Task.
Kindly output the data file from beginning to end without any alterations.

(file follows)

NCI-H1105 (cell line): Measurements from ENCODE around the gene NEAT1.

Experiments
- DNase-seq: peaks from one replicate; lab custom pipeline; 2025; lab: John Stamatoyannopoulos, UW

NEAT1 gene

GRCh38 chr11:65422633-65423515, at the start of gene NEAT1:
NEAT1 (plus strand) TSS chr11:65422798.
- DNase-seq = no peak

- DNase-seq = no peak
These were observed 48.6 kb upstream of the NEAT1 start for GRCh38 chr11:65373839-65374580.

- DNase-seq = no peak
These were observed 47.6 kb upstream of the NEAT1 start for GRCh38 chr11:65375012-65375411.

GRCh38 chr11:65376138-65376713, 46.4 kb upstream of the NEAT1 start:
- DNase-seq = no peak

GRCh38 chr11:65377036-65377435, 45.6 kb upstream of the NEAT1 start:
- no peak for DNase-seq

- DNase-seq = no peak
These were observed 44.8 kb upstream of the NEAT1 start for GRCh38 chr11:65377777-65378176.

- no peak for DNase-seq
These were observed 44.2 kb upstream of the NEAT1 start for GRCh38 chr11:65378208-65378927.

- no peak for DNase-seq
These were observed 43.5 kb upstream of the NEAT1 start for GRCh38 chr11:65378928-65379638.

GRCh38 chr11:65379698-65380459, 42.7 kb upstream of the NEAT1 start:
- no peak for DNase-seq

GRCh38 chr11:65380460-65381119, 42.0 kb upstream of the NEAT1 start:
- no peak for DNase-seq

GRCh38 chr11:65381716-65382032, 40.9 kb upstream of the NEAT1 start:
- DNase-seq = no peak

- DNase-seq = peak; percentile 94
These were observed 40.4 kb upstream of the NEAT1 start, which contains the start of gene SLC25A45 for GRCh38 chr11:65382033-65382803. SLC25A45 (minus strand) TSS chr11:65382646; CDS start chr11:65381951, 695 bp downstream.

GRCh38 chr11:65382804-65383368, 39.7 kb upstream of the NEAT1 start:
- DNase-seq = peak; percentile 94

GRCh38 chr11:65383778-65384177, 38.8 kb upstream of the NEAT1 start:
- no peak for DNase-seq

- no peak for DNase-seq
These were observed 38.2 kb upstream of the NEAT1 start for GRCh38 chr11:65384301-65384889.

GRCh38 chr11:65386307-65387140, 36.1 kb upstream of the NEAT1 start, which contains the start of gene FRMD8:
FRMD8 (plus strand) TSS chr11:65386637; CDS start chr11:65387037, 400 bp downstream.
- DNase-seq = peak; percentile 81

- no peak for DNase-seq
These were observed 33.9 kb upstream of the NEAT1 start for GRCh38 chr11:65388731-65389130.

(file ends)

NCI-H1105 (cell line): Measurements from ENCODE around the gene NEAT1.

Experiments
- DNase-seq: peaks from one replicate; lab custom pipeline; 2025; lab: John Stamatoyannopoulos, UW

NEAT1 gene

GRCh38 chr11:65422633-65423515, at the start of gene NEAT1:
NEAT1 (plus strand) TSS chr11:65422798.
- DNase-seq = no peak

- DNase-seq = no peak
These were observed 48.6 kb upstream of the NEAT1 start for GRCh38 chr11:65373839-65374580.

- DNase-seq = no peak
These were observed 47.6 kb upstream of the NEAT1 start for GRCh38 chr11:65375012-65375411.

GRCh38 chr11:65376138-65376713, 46.4 kb upstream of the NEAT1 start:
- DNase-seq = no peak

GRCh38 chr11:65377036-65377435, 45.6 kb upstream of the NEAT1 start:
- no peak for DNase-seq

- DNase-seq = no peak
These were observed 44.8 kb upstream of the NEAT1 start for GRCh38 chr11:65377777-65378176.

- no peak for DNase-seq
These were observed 44.2 kb upstream of the NEAT1 start for GRCh38 chr11:65378208-65378927.

- no peak for DNase-seq
These were observed 43.5 kb upstream of the NEAT1 start for GRCh38 chr11:65378928-65379638.

GRCh38 chr11:65379698-65380459, 42.7 kb upstream of the NEAT1 start:
- no peak for DNase-seq

GRCh38 chr11:65380460-65381119, 42.0 kb upstream of the NEAT1 start:
- no peak for DNase-seq

GRCh38 chr11:65381716-65382032, 40.9 kb upstream of the NEAT1 start:
- DNase-seq = no peak

- DNase-seq = peak; percentile 94
These were observed 40.4 kb upstream of the NEAT1 start, which contains the start of gene SLC25A45 for GRCh38 chr11:65382033-65382803. SLC25A45 (minus strand) TSS chr11:65382646; CDS start chr11:65381951, 695 bp downstream.

GRCh38 chr11:65382804-65383368, 39.7 kb upstream of the NEAT1 start:
- DNase-seq = peak; percentile 94

GRCh38 chr11:65383778-65384177, 38.8 kb upstream of the NEAT1 start:
- no peak for DNase-seq

- no peak for DNase-seq
These were observed 38.2 kb upstream of the NEAT1 start for GRCh38 chr11:65384301-65384889.

GRCh38 chr11:65386307-65387140, 36.1 kb upstream of the NEAT1 start, which contains the start of gene FRMD8:
FRMD8 (plus strand) TSS chr11:65386637; CDS start chr11:65387037, 400 bp downstream.
- DNase-seq = peak; percentile 81

- no peak for DNase-seq
These were observed 33.9 kb upstream of the NEAT1 start for GRCh38 chr11:65388731-65389130.